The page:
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Sahu Harishchandra Vs. L. Bhagwan Das - Court Judgment

LegalCrystal Citation
Subject Civil
CourtAllahabad
Decided On
Reported inAIR1944All255
AppellantSahu Harishchandra
RespondentL. Bhagwan Das
Excerpt:
- - the point is well settled by a decision of the judicial committee and by various decisions of court's in india:.....for preemption was passed against the plaintiff on 12th may 1989. the pre-emptor deposited the pre-emption money on 10th august 1939, and he has now got possession of the property and has become the owner thereof. the plaintiff, however, claims that prior to this deposit on 10th august 1939, it must be deemed that he was a cosharer of the property and was entitled to get his share of the profits from the lambardar. he has, therefore, brought the suit for a period beginning from july 1936 to july 1938. the defendant-lambardar objected that the plaintiff had no right to claim any profits inasmuch as after the decree for pre-emption. it must be held that the pre-emptor was substituted in place of the plaintiff-vendees from the date of the purchase and, therefore, the plaintiff was not a.....
Judgment:

Malik, J.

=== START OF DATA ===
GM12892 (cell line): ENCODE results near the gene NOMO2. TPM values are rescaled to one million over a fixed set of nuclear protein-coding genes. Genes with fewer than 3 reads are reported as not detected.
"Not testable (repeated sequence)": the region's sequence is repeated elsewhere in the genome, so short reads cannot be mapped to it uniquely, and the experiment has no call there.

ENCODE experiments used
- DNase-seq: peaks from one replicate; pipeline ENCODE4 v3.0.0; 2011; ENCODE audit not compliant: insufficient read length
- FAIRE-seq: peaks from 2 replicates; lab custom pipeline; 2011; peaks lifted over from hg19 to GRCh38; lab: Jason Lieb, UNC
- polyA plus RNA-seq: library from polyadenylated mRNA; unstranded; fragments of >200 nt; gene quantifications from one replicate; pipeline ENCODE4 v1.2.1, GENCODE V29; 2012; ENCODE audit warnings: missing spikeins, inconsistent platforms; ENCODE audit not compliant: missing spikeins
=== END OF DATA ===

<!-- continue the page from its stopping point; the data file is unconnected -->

1. This is a plaintiff's appeal in a suit for profits for the years 1344 and 1345 F. brought against the defendant.lambardar. The plaintiff purchased some property under a sale deed in the year 1936. The sale deed was, however, pre-empted and a decree for preemption was passed against the plaintiff on 12th May 1989. The pre-emptor deposited the pre-emption money on 10th August 1939, and he has now got possession of the property and has become the owner thereof. The plaintiff, however, claims that prior to this deposit on 10th August 1939, it must be deemed that he was a cosharer of the property and was entitled to get his share of the profits from the lambardar. He has, therefore, brought the suit for a period beginning from July 1936 to July 1938. The defendant-lambardar objected that the plaintiff had no right to claim any profits inasmuch as after the decree for pre-emption. it must be held that the pre-emptor was substituted in place of the plaintiff-vendees from the date of the purchase and, therefore, the plaintiff was not a cosharer during the period for which he has filed the suit. The defendant relied on a decision of this Court, Mohammad Mustafa Husain Khan v. Sri Ram : AIR1927All202 . Both the Courts below have relied on this decision and have dismissed the plaintiff's suit. The plaintiff has filed the second appeal and has urged that the decision of the Courts below was erroneous and he was entitled to a decree for the period in suit. A pre-emption decree is passed under Section 20, Rule 14, Civil P. C., which lays down the terms in which the pre-emption decree Should be worded. In accordance with the provisions of Order 20, Rule 14 a pre-emptor only becomes owner of the property on deposit of the pre-emption money. Order 20, Rule 14, Clause (l) (b) reads as follows:.On payment into Court of such purchase-money, together with the costs (if any) decreed against the plaintiff, on or before the day referred to in Clause (a), the defendant shall deliver possession of the property to the plaintiff, whose title thereto shall be deemed to have accrued from the date of such payment....